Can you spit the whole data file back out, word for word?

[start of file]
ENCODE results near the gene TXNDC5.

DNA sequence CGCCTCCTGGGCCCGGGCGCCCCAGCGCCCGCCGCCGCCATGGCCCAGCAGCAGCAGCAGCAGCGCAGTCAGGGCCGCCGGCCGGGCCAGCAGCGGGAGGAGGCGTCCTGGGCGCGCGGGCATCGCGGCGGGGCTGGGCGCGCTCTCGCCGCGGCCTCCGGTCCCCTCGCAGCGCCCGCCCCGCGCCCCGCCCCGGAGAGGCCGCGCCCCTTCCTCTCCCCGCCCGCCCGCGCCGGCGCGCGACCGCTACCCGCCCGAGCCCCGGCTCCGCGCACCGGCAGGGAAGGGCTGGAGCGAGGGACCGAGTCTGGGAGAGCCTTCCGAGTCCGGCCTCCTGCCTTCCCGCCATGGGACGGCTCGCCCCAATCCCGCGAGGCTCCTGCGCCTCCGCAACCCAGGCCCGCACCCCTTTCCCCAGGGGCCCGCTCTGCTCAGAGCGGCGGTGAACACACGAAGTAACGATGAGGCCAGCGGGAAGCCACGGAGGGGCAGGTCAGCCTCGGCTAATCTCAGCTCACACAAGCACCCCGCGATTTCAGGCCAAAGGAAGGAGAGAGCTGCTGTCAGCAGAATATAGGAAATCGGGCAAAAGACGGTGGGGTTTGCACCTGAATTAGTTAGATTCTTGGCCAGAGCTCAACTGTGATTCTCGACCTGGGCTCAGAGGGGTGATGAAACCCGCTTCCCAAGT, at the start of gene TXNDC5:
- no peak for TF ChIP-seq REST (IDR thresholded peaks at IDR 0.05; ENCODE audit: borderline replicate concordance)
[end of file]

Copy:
ENCODE results near the gene TXNDC5.

DNA sequence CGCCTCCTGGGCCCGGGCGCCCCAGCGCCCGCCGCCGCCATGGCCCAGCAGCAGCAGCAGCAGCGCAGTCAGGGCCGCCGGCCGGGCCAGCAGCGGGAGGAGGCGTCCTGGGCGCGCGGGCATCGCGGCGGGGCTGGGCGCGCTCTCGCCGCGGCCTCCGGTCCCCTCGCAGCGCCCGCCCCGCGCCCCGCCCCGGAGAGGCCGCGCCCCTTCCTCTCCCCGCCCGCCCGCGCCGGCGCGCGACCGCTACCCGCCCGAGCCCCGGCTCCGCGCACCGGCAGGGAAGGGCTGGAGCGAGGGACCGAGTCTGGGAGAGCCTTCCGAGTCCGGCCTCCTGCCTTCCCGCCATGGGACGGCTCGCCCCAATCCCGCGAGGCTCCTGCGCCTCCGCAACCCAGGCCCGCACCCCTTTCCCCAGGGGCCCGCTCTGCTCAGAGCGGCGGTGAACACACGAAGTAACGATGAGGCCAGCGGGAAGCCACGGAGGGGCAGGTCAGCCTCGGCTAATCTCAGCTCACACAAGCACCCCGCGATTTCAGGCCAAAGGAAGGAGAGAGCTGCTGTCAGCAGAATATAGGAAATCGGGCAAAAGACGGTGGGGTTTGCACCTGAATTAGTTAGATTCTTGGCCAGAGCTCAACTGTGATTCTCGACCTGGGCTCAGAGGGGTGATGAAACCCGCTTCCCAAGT, at the start of gene TXNDC5:
- no peak for TF ChIP-seq REST (IDR thresholded peaks at IDR 0.05; ENCODE audit: borderline replicate concordance)